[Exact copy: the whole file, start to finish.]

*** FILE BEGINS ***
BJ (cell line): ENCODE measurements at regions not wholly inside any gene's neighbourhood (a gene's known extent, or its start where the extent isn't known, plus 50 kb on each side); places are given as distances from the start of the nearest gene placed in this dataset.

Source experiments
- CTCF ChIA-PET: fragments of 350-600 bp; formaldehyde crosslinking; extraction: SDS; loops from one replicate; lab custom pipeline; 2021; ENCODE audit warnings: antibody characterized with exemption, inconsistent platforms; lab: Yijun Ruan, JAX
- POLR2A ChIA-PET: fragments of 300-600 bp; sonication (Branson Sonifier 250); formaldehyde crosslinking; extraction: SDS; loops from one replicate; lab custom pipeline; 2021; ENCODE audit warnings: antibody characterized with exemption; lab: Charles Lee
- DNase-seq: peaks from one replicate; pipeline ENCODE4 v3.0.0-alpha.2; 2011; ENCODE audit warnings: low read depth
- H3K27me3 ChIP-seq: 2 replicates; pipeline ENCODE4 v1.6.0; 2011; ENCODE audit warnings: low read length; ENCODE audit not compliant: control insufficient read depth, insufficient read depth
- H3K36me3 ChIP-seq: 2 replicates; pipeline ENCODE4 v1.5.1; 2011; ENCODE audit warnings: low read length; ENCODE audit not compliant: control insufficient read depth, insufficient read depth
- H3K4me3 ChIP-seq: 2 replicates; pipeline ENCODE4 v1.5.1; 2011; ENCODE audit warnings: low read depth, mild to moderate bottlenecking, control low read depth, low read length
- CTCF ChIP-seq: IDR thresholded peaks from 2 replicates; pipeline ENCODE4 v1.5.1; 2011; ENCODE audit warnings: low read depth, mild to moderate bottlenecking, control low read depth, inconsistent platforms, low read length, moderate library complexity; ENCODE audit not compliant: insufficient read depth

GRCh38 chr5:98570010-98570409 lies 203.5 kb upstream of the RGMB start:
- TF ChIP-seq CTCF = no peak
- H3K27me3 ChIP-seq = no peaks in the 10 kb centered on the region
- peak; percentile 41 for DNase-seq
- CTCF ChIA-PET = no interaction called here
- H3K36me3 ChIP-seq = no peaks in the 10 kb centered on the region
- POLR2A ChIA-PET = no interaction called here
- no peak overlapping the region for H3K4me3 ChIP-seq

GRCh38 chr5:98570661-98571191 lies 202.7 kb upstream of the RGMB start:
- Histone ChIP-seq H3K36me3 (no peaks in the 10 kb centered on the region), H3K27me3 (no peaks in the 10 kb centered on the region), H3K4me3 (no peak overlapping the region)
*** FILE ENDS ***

BJ (cell line): ENCODE measurements at regions not wholly inside any gene's neighbourhood (a gene's known extent, or its start where the extent isn't known, plus 50 kb on each side); places are given as distances from the start of the nearest gene placed in this dataset.

Source experiments
- CTCF ChIA-PET: fragments of 350-600 bp; formaldehyde crosslinking; extraction: SDS; loops from one replicate; lab custom pipeline; 2021; ENCODE audit warnings: antibody characterized with exemption, inconsistent platforms; lab: Yijun Ruan, JAX
- POLR2A ChIA-PET: fragments of 300-600 bp; sonication (Branson Sonifier 250); formaldehyde crosslinking; extraction: SDS; loops from one replicate; lab custom pipeline; 2021; ENCODE audit warnings: antibody characterized with exemption; lab: Charles Lee
- DNase-seq: peaks from one replicate; pipeline ENCODE4 v3.0.0-alpha.2; 2011; ENCODE audit warnings: low read depth
- H3K27me3 ChIP-seq: 2 replicates; pipeline ENCODE4 v1.6.0; 2011; ENCODE audit warnings: low read length; ENCODE audit not compliant: control insufficient read depth, insufficient read depth
- H3K36me3 ChIP-seq: 2 replicates; pipeline ENCODE4 v1.5.1; 2011; ENCODE audit warnings: low read length; ENCODE audit not compliant: control insufficient read depth, insufficient read depth
- H3K4me3 ChIP-seq: 2 replicates; pipeline ENCODE4 v1.5.1; 2011; ENCODE audit warnings: low read depth, mild to moderate bottlenecking, control low read depth, low read length
- CTCF ChIP-seq: IDR thresholded peaks from 2 replicates; pipeline ENCODE4 v1.5.1; 2011; ENCODE audit warnings: low read depth, mild to moderate bottlenecking, control low read depth, inconsistent platforms, low read length, moderate library complexity; ENCODE audit not compliant: insufficient read depth

GRCh38 chr5:98570010-98570409 lies 203.5 kb upstream of the RGMB start:
- TF ChIP-seq CTCF = no peak
- H3K27me3 ChIP-seq = no peaks in the 10 kb centered on the region
- peak; percentile 41 for DNase-seq
- CTCF ChIA-PET = no interaction called here
- H3K36me3 ChIP-seq = no peaks in the 10 kb centered on the region
- POLR2A ChIA-PET = no interaction called here
- no peak overlapping the region for H3K4me3 ChIP-seq

GRCh38 chr5:98570661-98571191 lies 202.7 kb upstream of the RGMB start:
- Histone ChIP-seq H3K36me3 (no peaks in the 10 kb centered on the region), H3K27me3 (no peaks in the 10 kb centered on the region), H3K4me3 (no peak overlapping the region)